My thoughts on Ray Dalio’s recent dialogue on the Center for China and Globalization on Jan 10, 2023

Yesterday (Jan 10 US time), Ray Dalio had a dialogue with Wang Huiyao (president of the Center for China & globalization CCG). The conversation is available on Youtube here. I believe the discussion is available in China too. And here are my thoughts about it:

  1. Timing: the timing of this dialogue is interesting. It is in the new year, right after the zero Covid policy was suddenly abandoned in China, and after the recent diplomatic “restart” between President Biden and President Xi. I don’t think the messages from this dialogue would have been heard or received if the two important events above didn’t happen.
  2. Ray’s messages continue to be consistent with his previous conversation and writings, especially about the domestic challenges within the US and within China. He is not shy in pointing out big domestic challenges in both countries like the wealth/value gaps in the US, the economic slump in China during the past 3 years, the real estate debt and the environmental challenges.
  3. Ray also points out that while the bilateral relationship between the US and China is the most important one from a global perspective, there are many other countries worldwide. And most of them do not want to choose side.
    • This message is similar to what the Singapore Prime Minister and other senior Singapore officials have been saying for a long time. It is not just China but increasingly the US who is pushing other countries to choose between the US or China behind-closed-door meetings.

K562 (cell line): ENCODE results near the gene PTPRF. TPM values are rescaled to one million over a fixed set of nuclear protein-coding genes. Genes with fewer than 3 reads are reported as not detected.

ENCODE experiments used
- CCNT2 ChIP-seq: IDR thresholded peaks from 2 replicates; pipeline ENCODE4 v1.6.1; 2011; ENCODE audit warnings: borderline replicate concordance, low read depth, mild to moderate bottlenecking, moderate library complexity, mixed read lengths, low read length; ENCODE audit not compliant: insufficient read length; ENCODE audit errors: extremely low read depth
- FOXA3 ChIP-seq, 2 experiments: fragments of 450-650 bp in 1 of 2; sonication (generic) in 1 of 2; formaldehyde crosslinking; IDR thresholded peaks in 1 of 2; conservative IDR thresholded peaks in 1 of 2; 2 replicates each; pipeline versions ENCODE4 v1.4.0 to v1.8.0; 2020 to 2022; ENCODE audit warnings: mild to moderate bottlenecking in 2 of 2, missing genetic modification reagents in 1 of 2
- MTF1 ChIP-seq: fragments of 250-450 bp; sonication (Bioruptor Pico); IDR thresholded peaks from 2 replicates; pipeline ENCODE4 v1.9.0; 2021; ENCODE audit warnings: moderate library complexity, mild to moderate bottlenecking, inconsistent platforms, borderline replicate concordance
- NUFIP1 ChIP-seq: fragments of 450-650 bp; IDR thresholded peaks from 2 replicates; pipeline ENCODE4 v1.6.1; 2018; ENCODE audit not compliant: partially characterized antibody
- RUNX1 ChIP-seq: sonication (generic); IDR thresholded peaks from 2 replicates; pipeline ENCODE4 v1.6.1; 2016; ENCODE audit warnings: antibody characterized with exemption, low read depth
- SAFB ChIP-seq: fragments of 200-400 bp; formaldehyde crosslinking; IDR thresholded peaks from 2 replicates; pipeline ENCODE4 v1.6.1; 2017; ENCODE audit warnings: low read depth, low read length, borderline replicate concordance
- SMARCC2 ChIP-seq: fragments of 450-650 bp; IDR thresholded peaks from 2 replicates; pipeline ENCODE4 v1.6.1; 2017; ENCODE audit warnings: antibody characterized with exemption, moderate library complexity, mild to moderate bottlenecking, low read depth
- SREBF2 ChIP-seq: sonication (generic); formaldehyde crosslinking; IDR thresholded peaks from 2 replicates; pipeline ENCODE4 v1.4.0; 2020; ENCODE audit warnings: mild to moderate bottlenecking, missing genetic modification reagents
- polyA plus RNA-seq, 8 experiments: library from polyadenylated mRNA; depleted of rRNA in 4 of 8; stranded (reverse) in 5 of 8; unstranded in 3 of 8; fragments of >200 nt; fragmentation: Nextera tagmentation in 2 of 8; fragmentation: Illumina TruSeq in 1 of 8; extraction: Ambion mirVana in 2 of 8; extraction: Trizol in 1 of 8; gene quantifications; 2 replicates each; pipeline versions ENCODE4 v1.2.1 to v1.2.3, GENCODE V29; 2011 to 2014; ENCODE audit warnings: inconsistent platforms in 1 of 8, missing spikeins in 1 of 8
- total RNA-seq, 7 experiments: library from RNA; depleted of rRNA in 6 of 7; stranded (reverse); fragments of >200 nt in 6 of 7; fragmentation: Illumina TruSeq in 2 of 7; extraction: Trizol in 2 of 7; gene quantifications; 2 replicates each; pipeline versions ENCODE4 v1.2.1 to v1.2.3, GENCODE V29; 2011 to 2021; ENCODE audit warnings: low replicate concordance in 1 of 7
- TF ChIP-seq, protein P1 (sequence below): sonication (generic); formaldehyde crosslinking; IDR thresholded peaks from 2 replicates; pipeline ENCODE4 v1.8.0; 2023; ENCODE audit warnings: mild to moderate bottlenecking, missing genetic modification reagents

4. Ray’s assessment of the global economy in 2023 is not surprising. It is consistent with his previous writing/Bridgewater’s analysis, and many other macroeconomists. The US, Western Europe, and many other emerging markets will have a hard time. Recession / Stagflation is the base case, given where we are with the debt cycle in the US and other advanced economies.
    • For emerging economies (including China), if the US and other advanced economies are not doing well, that represents a challenging export environment for them. And that is not great because export has been a good way to make money for emerging economies.
  5. Interestingly, he estimates that China 2023 GDP growth is between 4.5% – 5%. I consider this low surprisingly low, given the low base in 2022.
  6. His tone and messages toward the end of the conversation are more optimistic than many of his previous writings. On average, people in both countries (the US and China) enjoy much better living standards than before. Many advanced technologies are evolving quickly, which have the potential to improve human lives and productivity drastically. So as long as we don’t have a military conflict (or a proxy military conflict) between US and China, there is hope.

Overall, I think it is a good conversation and I recommend it. If you watch it, let me know what you think below.


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